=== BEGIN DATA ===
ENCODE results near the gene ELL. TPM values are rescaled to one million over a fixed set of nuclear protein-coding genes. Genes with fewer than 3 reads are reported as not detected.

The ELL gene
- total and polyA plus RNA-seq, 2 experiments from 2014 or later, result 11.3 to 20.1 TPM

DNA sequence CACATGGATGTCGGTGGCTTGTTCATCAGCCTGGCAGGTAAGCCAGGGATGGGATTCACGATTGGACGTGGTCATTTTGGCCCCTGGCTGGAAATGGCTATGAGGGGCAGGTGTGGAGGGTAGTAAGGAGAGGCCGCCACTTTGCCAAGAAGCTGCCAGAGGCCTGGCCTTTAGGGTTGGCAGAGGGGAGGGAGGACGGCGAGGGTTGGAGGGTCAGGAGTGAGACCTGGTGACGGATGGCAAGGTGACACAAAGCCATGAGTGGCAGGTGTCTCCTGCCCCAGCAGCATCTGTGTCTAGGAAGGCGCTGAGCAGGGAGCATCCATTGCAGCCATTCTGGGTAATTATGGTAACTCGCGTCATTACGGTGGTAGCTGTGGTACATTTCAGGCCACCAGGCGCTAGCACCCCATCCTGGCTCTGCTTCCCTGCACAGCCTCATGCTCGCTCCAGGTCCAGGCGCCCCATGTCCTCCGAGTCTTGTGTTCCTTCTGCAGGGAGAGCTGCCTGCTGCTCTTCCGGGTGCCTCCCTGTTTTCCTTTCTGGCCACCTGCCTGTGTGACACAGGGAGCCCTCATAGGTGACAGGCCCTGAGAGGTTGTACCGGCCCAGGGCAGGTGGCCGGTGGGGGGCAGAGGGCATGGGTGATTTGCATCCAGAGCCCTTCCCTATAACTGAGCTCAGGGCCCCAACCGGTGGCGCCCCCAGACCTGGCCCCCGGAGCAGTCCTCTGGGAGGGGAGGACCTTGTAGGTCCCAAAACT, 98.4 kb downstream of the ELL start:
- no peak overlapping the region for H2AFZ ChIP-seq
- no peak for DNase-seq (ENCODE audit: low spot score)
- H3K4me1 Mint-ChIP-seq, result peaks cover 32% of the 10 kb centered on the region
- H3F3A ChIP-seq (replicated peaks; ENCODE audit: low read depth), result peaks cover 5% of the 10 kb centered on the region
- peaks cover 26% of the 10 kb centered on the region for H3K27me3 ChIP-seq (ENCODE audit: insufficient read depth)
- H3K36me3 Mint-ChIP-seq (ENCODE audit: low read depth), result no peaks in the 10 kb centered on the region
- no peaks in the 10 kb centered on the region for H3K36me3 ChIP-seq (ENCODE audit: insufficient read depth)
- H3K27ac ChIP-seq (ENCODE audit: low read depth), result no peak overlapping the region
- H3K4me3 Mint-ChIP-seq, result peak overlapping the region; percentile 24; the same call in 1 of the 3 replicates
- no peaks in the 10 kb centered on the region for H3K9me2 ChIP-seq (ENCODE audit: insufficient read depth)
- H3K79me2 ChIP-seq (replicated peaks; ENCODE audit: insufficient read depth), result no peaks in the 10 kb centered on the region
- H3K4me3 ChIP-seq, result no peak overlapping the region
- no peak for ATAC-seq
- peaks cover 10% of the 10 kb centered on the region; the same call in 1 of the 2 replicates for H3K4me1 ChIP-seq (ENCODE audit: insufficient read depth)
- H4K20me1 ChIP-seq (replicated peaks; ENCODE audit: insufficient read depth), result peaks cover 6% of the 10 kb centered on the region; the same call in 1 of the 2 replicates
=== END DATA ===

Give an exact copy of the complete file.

ENCODE results near the gene ELL. TPM values are rescaled to one million over a fixed set of nuclear protein-coding genes. Genes with fewer than 3 reads are reported as not detected.

The ELL gene
- total and polyA plus RNA-seq, 2 experiments from 2014 or later, result 11.3 to 20.1 TPM

DNA sequence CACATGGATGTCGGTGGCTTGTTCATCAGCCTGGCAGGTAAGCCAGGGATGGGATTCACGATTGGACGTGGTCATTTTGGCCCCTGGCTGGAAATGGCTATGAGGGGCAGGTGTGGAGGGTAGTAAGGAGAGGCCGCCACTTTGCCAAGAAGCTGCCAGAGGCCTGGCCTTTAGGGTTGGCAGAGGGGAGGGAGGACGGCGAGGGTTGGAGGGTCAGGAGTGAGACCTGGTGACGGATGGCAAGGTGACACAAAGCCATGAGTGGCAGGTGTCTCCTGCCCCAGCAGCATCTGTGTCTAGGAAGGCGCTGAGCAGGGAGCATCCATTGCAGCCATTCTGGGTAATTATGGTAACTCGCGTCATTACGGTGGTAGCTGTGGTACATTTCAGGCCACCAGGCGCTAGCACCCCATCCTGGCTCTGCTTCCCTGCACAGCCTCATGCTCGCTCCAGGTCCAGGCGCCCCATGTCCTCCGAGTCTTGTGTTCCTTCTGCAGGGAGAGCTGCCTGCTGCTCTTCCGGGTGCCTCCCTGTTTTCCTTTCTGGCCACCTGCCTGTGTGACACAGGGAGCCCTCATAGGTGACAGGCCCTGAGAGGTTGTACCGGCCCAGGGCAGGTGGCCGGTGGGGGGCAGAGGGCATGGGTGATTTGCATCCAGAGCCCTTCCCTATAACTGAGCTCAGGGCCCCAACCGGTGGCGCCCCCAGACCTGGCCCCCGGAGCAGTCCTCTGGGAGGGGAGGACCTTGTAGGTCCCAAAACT, 98.4 kb downstream of the ELL start:
- no peak overlapping the region for H2AFZ ChIP-seq
- no peak for DNase-seq (ENCODE audit: low spot score)
- H3K4me1 Mint-ChIP-seq, result peaks cover 32% of the 10 kb centered on the region
- H3F3A ChIP-seq (replicated peaks; ENCODE audit: low read depth), result peaks cover 5% of the 10 kb centered on the region
- peaks cover 26% of the 10 kb centered on the region for H3K27me3 ChIP-seq (ENCODE audit: insufficient read depth)
- H3K36me3 Mint-ChIP-seq (ENCODE audit: low read depth), result no peaks in the 10 kb centered on the region
- no peaks in the 10 kb centered on the region for H3K36me3 ChIP-seq (ENCODE audit: insufficient read depth)
- H3K27ac ChIP-seq (ENCODE audit: low read depth), result no peak overlapping the region
- H3K4me3 Mint-ChIP-seq, result peak overlapping the region; percentile 24; the same call in 1 of the 3 replicates
- no peaks in the 10 kb centered on the region for H3K9me2 ChIP-seq (ENCODE audit: insufficient read depth)
- H3K79me2 ChIP-seq (replicated peaks; ENCODE audit: insufficient read depth), result no peaks in the 10 kb centered on the region
- H3K4me3 ChIP-seq, result no peak overlapping the region
- no peak for ATAC-seq
- peaks cover 10% of the 10 kb centered on the region; the same call in 1 of the 2 replicates for H3K4me1 ChIP-seq (ENCODE audit: insufficient read depth)
- H4K20me1 ChIP-seq (replicated peaks; ENCODE audit: insufficient read depth), result peaks cover 6% of the 10 kb centered on the region; the same call in 1 of the 2 replicates